I’ve been meaning to share more of my feelings about my little brother Colin for a long time.
The truth is that I’ve avoided it.
It’s really fucking easy to distract yourself from your feelings. There’s plenty going on.
Years ago we set up a website – colinmarr.co.uk – so we could publish stories and photographs of Colin.
To remember him, and not to forget.
The intention was real, but I haven’t really done that much to be honest.
And guess what? 10 years have passed by.
Just. Like. That.
10 years passed a lot quicker than thought they would.
I’ve been thinking about Colin’s 10 year anniversary for a while now. Maybe 6 months.
Thinking about it now, what really triggered all of this was signing up to present a talk at a local Pecha Kucha (PK) in February.
I met Gillian Easson for coffee for in Dundee at the start of the year, and she asked me if I’d take slot at the next PK. Saying yes seriously challenged me.
Why? Because I knew I wasn’t going to do something business related. Business stuff is a a piece of piss compared to sharing the vulnerability of someone you’ve lost.
This was my opportunity to talk about Colin, which sparked my thoughts about how important this year was to me, my family and to Colin.
You can watch the Pecha Kucha here: https://youtu.be/VW5Q-8wZKXs
I can’t watch it. I was completely shitting myself before taking the mic and stepping up to the stage.
I knew that there was the possibility of a breakdown. Practice is one thing, talking about Colin in front of my friends and family is an entirely different thing.
I mean…fuck! My Mum was there!
She knew I was going to be talking about Colin, but she didn’t know where I was going to take it.
20 seconds per slide. 20 slides. I took the mic, and I had to do it.
I don’t even remember what I was thinking when I handed the mic back. I walked up to my Mum and gave her a hug…and it was done.
So, it’s Colin’s 10 year anniversary…
It just so happens that I’m not in Scotland for it. Truthfully, I’ve had 4 double Jack Daniels and I’m less than half way to New York City.
We planned it out so we could pay our respects a few days ago. Colin has a memorial at the crematorium in Kirkcaldy, Fife.
On the way there Cara asked me a question I’ve never been asked before – “what do you think Colin would be up to right now?”
I had to think about something I’ve never thought about before. I had to feel…something.
Colin would have been heading off to see The Pars at East End Park with his son. I reckon he would have had children by now. A boy a few years older than Spencer, maybe 6 or 7 years old.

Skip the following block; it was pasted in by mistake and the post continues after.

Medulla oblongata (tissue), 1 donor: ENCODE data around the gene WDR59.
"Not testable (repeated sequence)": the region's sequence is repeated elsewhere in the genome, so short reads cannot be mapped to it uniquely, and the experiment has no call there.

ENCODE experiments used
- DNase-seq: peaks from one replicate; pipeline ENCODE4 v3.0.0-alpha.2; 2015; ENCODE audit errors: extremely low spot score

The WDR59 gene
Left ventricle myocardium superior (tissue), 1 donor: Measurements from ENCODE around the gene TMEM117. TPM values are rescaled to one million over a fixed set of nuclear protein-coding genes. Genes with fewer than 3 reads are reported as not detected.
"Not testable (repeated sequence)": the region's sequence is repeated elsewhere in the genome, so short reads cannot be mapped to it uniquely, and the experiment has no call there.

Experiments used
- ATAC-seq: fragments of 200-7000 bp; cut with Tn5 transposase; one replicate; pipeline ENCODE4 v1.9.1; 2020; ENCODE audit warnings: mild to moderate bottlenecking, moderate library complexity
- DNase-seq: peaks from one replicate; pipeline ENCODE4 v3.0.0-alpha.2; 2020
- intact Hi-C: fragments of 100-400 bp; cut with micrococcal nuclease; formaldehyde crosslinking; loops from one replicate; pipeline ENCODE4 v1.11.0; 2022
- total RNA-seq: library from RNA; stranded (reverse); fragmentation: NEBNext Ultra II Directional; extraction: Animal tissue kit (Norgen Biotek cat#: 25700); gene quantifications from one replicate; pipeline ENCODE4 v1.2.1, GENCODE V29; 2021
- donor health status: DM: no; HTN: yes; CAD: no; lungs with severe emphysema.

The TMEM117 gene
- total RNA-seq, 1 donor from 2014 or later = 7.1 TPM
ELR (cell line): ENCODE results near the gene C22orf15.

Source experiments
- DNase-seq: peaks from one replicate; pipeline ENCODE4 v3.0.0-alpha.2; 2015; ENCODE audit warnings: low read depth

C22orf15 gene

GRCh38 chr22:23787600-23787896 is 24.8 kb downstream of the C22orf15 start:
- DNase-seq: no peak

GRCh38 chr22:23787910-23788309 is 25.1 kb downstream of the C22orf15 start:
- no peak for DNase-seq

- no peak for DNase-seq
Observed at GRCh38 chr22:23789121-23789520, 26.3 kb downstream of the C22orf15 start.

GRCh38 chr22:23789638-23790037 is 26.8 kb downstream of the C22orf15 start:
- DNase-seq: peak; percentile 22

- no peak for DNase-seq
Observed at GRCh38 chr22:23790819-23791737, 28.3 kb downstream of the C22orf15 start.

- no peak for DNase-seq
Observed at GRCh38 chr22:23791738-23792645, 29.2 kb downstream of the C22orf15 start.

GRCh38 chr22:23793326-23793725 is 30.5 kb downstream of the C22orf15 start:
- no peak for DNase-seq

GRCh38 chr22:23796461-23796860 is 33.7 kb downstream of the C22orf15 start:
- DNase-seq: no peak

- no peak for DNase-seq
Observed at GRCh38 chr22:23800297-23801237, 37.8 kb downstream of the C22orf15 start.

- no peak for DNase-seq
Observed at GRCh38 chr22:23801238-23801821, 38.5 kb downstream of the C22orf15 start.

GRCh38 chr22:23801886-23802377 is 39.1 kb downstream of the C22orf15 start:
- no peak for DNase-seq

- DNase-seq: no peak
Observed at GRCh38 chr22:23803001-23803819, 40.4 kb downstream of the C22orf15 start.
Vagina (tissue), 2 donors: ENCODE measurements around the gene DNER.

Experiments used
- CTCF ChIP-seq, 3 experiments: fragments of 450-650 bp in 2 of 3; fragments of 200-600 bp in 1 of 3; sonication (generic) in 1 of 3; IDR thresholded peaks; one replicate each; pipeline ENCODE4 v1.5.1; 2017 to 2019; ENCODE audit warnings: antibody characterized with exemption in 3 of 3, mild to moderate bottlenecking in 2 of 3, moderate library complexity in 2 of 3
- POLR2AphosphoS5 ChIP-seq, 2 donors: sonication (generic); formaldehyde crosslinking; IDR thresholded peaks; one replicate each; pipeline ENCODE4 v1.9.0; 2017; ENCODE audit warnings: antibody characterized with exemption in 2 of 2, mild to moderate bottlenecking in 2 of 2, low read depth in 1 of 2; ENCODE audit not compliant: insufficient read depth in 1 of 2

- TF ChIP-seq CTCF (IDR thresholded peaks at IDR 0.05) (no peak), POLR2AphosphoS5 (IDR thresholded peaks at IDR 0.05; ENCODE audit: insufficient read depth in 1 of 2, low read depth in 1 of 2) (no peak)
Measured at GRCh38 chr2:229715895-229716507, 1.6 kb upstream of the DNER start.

Here’s the truth…I’ve got no fucking idea what Colin’s life would look like now.
Colin passed away when he was 23.
Do you remember what you were like at 23? Experiencing earning your own money for the first time. You’ve got your own place. Clubbing. Enjoying life.
Buy some decks. Pretend you’re a DJ. Get a strobe light in your spare room…
If you’re in your mid 30’s (or older) like me, then you know that a lot can change between your mid 20s and 30s. In fact, what happens in those 10 years can really set up the rest of your life: where you live, your family, your occupation, etc.
Colin missed out on the fundamental years of the rest of his life.
At 23 real life is just getting started…you know, trading your maxed out Corsa for a fuel efficient alternative.
My son Spencer was born on Christmas Day 2015, and we gave him Colin’s name – Spencer Alexander Colin Marr.
A few days ago I was walking in St Andrews with Spencer. I was carrying him because I forgot his pushchair. There was a moment when I turned to him and he looked exactly like Colin – they both have blonde hair and cheeky wee faces.
Spencer is only 18 months old. He isn’t yet able to understand or ask questions about Colin. But I know one day he’ll want to know about his Uncle.
Colin was funny, witty and quick. He was confident, good looking and smart. And better than me at pretty much everything.
Colin was pretty fucking cool.
Loss is supposed to get easier with time, but what I’ve found is the opposite. As the years go on it gets harder. Every year I get older, and as my life changes, Colin’s remains the same.
What I know is that another 10 years are going to pass, maybe even quicker than the last. I’ll be 45, and Spencer will be almost 12 years old.
This is probably the most upsetting part. There are going to be no more experiences to be shared with Colin. No new photos to take. No new memories to document.
And although time continues to move forward for you and I, time stands still for Colin.
The truth is that I feel more emotional about Colin now than ever.
You know that feeling you get when you are about to cry? It feels like someone is gripping your throat and the pressure in your brain feels like it’s enough for it to explode? That’s me right now as I write this.
Maybe it’s down to getting older, and giving less fucks about what people think. Maybe I’m just more confident about exploring my feelings. Maybe it’s the whiskey. Either way, I’m taking myself there.
I occasionally wonder how my parents feel about Colin’s death. I honestly can’t imagine what that would be like. It’s just too much to even think about. No parent should feel the loss of a child.
What I know is that a lot of ‘the feels’ right now is down to Spencer coming into my world and becoming a dad. I never truly knew what love was until I met Spencer for the first time.
Anyway, let’s get this wrapped up.
The next 10 years are going to be different than the last.
From this moment forward I will write and share more about Colin. Not just for me and you, but for Spencer. So that he can get to know Colin as he grows older.
I can answer his questions, tell the stories, and share the memories.
Colin’s memory will live on, and he’s right here beside me everyday.
Colin would have loved Spencer, and he would have been his best friend and an amazing Uncle.
I miss you Colin.